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Emerging treatment options for the treatment of neuroblastoma: potential role of perifosine

Author(s): Sun W | Modak S

Journal: OncoTargets and Therapy
ISSN 1178-6930

Volume: 2012;
Issue: default;
Start page: 21;
Date: 2012;
Original page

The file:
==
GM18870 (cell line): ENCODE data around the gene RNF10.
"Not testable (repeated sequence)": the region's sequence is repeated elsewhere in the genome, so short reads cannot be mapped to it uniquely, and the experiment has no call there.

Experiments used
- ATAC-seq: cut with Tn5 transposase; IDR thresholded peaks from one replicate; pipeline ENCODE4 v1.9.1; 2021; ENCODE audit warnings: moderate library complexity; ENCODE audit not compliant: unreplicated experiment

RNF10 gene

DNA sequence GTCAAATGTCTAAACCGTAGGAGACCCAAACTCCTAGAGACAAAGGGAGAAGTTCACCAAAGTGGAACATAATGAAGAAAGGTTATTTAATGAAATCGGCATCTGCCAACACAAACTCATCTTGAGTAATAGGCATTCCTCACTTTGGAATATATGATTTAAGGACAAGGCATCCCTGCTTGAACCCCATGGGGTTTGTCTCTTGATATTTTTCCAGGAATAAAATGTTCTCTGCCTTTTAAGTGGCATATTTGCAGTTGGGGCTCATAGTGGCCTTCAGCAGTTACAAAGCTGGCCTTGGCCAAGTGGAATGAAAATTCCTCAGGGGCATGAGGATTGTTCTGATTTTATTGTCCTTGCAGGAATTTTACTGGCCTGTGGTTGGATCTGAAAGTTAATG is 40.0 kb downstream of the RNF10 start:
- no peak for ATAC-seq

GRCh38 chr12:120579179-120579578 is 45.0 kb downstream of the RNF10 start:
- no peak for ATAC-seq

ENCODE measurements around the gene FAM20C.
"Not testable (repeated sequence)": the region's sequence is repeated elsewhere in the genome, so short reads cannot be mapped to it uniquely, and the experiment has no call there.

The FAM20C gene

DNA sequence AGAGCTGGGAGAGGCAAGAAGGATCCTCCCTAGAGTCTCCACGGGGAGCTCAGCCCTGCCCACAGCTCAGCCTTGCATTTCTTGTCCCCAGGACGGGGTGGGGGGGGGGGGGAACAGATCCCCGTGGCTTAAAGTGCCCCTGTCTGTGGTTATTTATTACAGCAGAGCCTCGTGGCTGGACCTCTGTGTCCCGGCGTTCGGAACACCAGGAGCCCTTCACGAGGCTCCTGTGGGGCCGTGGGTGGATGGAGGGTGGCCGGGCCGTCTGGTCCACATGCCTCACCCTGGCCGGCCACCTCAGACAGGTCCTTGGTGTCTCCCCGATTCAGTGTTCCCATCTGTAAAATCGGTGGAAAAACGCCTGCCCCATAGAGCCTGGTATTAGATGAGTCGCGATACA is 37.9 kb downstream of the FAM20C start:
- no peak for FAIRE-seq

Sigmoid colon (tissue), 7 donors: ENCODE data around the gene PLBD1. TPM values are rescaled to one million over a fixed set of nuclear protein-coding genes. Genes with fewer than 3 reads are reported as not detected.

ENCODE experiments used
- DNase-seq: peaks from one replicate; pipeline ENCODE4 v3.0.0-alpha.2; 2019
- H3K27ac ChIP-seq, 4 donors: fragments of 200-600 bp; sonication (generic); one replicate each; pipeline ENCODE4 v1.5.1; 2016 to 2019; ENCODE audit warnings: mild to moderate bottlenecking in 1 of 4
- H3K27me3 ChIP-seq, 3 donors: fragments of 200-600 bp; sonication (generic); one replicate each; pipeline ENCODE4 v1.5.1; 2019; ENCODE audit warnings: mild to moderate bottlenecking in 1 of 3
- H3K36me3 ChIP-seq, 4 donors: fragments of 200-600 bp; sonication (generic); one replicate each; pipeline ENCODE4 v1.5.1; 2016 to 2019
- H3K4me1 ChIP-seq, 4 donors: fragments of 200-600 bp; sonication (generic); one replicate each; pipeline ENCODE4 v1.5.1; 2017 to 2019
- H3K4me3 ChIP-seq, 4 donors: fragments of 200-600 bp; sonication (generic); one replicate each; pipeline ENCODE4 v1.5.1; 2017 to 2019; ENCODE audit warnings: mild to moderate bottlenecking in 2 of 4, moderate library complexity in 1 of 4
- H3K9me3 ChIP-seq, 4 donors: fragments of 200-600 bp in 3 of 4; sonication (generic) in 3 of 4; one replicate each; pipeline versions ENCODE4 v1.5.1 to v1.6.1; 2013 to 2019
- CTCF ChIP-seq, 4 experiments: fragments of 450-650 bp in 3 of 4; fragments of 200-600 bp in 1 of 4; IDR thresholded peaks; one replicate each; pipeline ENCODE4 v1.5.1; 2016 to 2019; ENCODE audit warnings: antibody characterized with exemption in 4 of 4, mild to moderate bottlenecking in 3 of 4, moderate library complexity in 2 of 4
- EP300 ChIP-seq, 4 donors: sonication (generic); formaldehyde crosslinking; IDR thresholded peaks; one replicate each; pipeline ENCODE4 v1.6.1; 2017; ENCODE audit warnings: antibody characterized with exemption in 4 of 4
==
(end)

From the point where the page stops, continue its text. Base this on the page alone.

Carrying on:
Weili Sun1, Shakeel Modak21Department of Pediatrics, Keck School of Medicine, University of Southern California, Children's Hospital of Los Angeles, Los Angeles, CA, USA; 2Department of Pediatrics, Memorial Sloan-Kettering Cancer Center, New York, NY, USAAbstract: Achieving a cure for high-risk neuroblastoma, the most common extracranial solid tumor in children, remains a formidable task despite the recent addition of antibody-mediated anti-GD2 immunotherapy to established multimodality therapy. The PI3K/Akt pathway is a pivotal signaling pathway utilized by a plethora of receptor tyrosine kinases that contribute to the aggressive phenotype of high-risk neuroblastoma. Akt is aberrantly activated in high-risk neuroblastoma and is therefore an attractive therapeutic target. Perifosine is the best-characterized Akt inhibitor in preclinical studies and in clinical trials in adults, although safety in children is not yet confirmed. It is a synthetic third-generation alkylphospholipid with good oral bioavailability and modest side effects. Perifosine targets the lipid-binding PH domain of Akt and inhibits the translocation of Akt to the cell membrane, an essential step for Akt activation. It decreases Akt phosphorylation and increases caspase-dependent apoptosis in neuroblastoma cell lines, inhibits growth of neuroblastoma xenografts, and overcomes RTK/ligand-mediated chemoresistance. It is currently being studied in two Phase I clinical trials in children with recurrent or refractory solid tumors including neuroblastoma. In the single agent trial ( identifier NCT00776867), maximum tolerated dose has not yet been reached and pharmacokinetic data has been accrued. In the second study ( identifier NCT01049841), patients are treated with a combination of perifosine and the mTOR-inhibitor temsirolimus based on preclinical data showing synergy of the two agents, and the premise that direct Akt inhibition may overcome Akt activation secondary to mTOR inhibition. Based on results from adult trials, it is unlikely that perifosine alone will produce dramatic therapeutic effects against high-risk neuroblastoma. However, given the recent encouraging early-phase combination therapy results in adults with multiple myeloma and colorectal carcinoma, rational perifosine-containing combination regimens hold promise for neuroblastoma therapy. These will be explored after safety in children is established in Phase I studies.Keywords: neuroblastoma, Akt pathway, perifosine
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